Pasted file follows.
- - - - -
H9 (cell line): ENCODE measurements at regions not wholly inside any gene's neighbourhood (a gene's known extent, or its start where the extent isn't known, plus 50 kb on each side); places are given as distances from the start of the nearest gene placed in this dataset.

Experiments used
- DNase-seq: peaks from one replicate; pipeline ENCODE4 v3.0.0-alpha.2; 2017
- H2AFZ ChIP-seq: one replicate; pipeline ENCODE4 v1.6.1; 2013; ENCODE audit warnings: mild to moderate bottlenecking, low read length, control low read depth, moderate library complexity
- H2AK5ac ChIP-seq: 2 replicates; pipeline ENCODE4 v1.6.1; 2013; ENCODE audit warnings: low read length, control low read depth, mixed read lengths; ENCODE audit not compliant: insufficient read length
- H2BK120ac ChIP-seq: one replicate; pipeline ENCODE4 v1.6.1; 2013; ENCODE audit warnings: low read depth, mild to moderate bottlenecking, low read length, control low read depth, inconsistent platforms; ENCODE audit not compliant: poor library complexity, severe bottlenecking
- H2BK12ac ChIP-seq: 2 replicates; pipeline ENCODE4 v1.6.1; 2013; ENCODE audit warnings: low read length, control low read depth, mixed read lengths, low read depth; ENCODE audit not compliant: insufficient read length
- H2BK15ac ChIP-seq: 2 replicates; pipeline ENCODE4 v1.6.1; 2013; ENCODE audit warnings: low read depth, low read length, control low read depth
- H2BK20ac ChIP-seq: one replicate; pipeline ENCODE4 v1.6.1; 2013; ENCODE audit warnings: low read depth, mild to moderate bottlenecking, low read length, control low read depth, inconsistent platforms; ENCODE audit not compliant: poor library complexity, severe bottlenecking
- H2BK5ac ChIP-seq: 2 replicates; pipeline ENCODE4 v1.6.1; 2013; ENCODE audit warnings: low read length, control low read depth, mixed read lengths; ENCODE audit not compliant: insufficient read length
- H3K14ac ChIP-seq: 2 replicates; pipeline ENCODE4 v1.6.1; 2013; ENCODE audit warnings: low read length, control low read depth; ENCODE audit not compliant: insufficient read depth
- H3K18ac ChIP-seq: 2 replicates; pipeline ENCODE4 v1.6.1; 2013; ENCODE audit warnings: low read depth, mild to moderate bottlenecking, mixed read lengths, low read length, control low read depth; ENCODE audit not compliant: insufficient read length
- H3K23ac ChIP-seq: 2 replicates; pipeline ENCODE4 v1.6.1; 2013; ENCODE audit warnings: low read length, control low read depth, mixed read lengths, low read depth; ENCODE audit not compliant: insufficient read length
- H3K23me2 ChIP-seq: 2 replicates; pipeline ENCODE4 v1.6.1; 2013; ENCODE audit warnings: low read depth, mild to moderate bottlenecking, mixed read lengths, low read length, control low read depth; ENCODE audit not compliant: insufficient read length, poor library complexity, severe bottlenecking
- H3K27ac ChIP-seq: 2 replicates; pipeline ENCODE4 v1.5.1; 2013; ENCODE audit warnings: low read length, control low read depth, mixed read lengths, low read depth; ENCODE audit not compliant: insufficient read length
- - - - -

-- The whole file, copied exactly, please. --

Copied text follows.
H9 (cell line): ENCODE measurements at regions not wholly inside any gene's neighbourhood (a gene's known extent, or its start where the extent isn't known, plus 50 kb on each side); places are given as distances from the start of the nearest gene placed in this dataset.

Experiments used
- DNase-seq: peaks from one replicate; pipeline ENCODE4 v3.0.0-alpha.2; 2017
- H2AFZ ChIP-seq: one replicate; pipeline ENCODE4 v1.6.1; 2013; ENCODE audit warnings: mild to moderate bottlenecking, low read length, control low read depth, moderate library complexity
- H2AK5ac ChIP-seq: 2 replicates; pipeline ENCODE4 v1.6.1; 2013; ENCODE audit warnings: low read length, control low read depth, mixed read lengths; ENCODE audit not compliant: insufficient read length
- H2BK120ac ChIP-seq: one replicate; pipeline ENCODE4 v1.6.1; 2013; ENCODE audit warnings: low read depth, mild to moderate bottlenecking, low read length, control low read depth, inconsistent platforms; ENCODE audit not compliant: poor library complexity, severe bottlenecking
- H2BK12ac ChIP-seq: 2 replicates; pipeline ENCODE4 v1.6.1; 2013; ENCODE audit warnings: low read length, control low read depth, mixed read lengths, low read depth; ENCODE audit not compliant: insufficient read length
- H2BK15ac ChIP-seq: 2 replicates; pipeline ENCODE4 v1.6.1; 2013; ENCODE audit warnings: low read depth, low read length, control low read depth
- H2BK20ac ChIP-seq: one replicate; pipeline ENCODE4 v1.6.1; 2013; ENCODE audit warnings: low read depth, mild to moderate bottlenecking, low read length, control low read depth, inconsistent platforms; ENCODE audit not compliant: poor library complexity, severe bottlenecking
- H2BK5ac ChIP-seq: 2 replicates; pipeline ENCODE4 v1.6.1; 2013; ENCODE audit warnings: low read length, control low read depth, mixed read lengths; ENCODE audit not compliant: insufficient read length
- H3K14ac ChIP-seq: 2 replicates; pipeline ENCODE4 v1.6.1; 2013; ENCODE audit warnings: low read length, control low read depth; ENCODE audit not compliant: insufficient read depth
- H3K18ac ChIP-seq: 2 replicates; pipeline ENCODE4 v1.6.1; 2013; ENCODE audit warnings: low read depth, mild to moderate bottlenecking, mixed read lengths, low read length, control low read depth; ENCODE audit not compliant: insufficient read length
- H3K23ac ChIP-seq: 2 replicates; pipeline ENCODE4 v1.6.1; 2013; ENCODE audit warnings: low read length, control low read depth, mixed read lengths, low read depth; ENCODE audit not compliant: insufficient read length
- H3K23me2 ChIP-seq: 2 replicates; pipeline ENCODE4 v1.6.1; 2013; ENCODE audit warnings: low read depth, mild to moderate bottlenecking, mixed read lengths, low read length, control low read depth; ENCODE audit not compliant: insufficient read length, poor library complexity, severe bottlenecking
- H3K27ac ChIP-seq: 2 replicates; pipeline ENCODE4 v1.5.1; 2013; ENCODE audit warnings: low read length, control low read depth, mixed read lengths, low read depth; ENCODE audit not compliant: insufficient read length